I've inherited a small interior door making operation. Currently this operation produces about 200 raised panel interior doors annually in small batches. Doors are eastern white pine with a few in poplar. The first few batches of doors were bored using a Ritter single head, 2 spindle machine with good success but poor efficiency. Recently I brought the Ritter 3 head (6 spindle) machine on line to bore the stiles. The rails and mid stiles are still bored on the single head machine. This has not been without some problems. There are slight differences between all the holes when bored and quite a few of the doors have split when put in the door clamp. Differences of a few 1000's of an inch in spacing, angle, etc. of the holes seem to be the cause. The design of these machines does not allow for anything other than gross adjustments of the heads. Any fine adjustment would appear to have to be done with shims. Should it be possible to get all 4 heads into exact alignment? Or should I be using oversize bits and/or undersize dowels? Or bury the old Ritters?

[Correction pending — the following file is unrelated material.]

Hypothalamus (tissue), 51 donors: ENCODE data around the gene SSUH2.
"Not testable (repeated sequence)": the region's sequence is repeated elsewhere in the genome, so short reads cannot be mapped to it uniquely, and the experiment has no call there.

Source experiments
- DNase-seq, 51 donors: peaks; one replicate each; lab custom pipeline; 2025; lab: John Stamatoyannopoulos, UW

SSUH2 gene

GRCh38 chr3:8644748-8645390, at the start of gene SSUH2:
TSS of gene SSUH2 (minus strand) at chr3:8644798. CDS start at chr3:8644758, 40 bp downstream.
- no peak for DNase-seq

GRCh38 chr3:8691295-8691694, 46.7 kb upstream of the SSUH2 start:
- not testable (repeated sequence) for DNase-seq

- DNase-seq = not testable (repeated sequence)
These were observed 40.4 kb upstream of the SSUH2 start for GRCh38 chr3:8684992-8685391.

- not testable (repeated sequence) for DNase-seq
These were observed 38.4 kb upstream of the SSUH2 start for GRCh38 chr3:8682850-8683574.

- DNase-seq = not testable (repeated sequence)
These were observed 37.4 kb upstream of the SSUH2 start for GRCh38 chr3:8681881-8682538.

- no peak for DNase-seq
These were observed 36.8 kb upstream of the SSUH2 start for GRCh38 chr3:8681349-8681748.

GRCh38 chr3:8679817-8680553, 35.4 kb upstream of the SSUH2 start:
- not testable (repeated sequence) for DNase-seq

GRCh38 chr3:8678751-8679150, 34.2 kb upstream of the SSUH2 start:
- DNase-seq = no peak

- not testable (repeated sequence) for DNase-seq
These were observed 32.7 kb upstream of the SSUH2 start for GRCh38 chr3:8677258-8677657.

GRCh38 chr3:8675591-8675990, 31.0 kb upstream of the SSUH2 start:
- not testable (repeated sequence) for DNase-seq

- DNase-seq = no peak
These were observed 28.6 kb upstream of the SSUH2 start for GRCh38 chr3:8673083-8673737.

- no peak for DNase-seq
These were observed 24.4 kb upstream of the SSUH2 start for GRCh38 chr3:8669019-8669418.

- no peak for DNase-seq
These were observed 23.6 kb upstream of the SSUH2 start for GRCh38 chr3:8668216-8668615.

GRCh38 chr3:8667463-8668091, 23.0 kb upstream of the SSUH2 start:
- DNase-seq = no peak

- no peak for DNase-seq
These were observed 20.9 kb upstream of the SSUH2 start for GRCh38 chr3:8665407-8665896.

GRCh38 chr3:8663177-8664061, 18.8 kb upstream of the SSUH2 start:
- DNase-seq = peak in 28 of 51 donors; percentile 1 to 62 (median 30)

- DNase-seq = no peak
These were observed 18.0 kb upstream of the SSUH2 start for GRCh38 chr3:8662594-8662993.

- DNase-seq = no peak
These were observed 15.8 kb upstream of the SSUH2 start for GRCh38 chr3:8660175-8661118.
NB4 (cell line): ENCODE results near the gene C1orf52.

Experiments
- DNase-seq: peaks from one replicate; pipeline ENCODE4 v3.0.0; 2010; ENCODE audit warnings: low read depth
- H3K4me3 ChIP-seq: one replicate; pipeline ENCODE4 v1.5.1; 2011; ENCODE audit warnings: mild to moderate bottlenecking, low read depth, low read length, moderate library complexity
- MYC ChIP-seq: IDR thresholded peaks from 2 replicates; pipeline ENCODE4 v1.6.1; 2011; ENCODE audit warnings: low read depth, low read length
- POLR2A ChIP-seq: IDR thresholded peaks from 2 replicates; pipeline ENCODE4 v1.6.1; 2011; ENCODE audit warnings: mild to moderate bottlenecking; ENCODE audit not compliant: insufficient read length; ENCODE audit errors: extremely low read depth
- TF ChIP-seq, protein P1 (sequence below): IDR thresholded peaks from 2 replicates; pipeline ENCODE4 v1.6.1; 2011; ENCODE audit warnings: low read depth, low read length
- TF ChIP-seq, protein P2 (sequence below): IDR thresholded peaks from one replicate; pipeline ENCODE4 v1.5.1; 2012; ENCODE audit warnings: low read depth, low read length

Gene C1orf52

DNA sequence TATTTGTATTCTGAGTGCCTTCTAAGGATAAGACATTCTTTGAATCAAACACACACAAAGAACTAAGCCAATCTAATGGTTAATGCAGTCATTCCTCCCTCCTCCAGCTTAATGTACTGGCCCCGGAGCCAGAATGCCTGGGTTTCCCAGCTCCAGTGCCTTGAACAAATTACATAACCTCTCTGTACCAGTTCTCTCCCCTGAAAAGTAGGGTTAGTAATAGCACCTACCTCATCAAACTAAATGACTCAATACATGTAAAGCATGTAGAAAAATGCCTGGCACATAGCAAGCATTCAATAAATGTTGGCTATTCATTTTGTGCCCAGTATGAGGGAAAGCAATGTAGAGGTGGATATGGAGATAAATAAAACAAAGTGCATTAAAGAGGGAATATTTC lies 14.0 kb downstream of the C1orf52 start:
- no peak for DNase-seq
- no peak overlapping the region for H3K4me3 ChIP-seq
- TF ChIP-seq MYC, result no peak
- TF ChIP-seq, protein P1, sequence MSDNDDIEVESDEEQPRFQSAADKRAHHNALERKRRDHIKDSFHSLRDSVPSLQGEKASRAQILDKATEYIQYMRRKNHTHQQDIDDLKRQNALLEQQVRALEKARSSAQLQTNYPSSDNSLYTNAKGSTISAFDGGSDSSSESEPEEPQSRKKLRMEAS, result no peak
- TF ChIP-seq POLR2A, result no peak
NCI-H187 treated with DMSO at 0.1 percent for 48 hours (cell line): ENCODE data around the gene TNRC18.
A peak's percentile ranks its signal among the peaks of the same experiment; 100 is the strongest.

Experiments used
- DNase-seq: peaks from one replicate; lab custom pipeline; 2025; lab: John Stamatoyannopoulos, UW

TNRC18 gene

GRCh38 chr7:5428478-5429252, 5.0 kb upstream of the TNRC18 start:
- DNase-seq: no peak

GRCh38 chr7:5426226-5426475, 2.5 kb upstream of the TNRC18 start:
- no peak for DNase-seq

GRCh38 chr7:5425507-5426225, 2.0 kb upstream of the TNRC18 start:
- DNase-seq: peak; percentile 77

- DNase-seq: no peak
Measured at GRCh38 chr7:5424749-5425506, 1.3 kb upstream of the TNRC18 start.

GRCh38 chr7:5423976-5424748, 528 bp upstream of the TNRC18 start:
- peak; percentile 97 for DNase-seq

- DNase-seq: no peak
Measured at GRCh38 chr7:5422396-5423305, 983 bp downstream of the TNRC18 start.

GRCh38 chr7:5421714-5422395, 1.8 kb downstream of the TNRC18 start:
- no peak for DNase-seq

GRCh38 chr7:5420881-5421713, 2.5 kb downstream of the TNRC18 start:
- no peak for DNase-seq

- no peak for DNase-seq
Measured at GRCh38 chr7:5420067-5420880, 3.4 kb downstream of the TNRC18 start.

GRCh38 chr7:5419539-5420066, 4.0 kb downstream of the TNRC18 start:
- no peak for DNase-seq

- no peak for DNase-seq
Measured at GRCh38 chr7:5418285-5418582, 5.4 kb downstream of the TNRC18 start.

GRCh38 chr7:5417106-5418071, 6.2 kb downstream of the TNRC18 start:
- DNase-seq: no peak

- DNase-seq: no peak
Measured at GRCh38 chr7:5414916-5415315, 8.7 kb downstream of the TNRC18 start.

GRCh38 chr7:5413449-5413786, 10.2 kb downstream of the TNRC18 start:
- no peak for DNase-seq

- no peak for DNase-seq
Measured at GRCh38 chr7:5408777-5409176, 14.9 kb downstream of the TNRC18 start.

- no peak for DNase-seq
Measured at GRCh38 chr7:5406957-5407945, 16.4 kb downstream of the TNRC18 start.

I am currently using 1/2" bits and 1/2" X 5" grooved dowels and TiteBond I for glue. Dowels are very snug fitting. Tenons are cut on a single ended tenoner (no cope/profile), and grooves cut on a shaper. Dowels are centered in the 1 1/8" stock and all operations are referenced to same surface (with the exception of 1 stile which must be flipped in the 3 head machine). As an experiment, a small sample of doors were made with all of the rails double bored (flipped for second pass) and results were better with the slightly larger holes, but still unacceptable.
The plan is to increase volume and add offerings in hardwoods and cope and stick profiles. Any thoughts on how to cost effectively get this operation back on track? Different bits? Different dowels? New machines (absolute last resort)?
(Architectural Woodworking Forum)
From contributor G:
We have a similar process, 2 single borers, one for stiles, the other for rails, and have no problems with alignment. Sounds like you need to take the time to set up the equipment correctly, maybe do some part repair, replacement and review, retrain the operators. To increase your volume, sounds like you need to add more machines and employees, which leads to more headaches.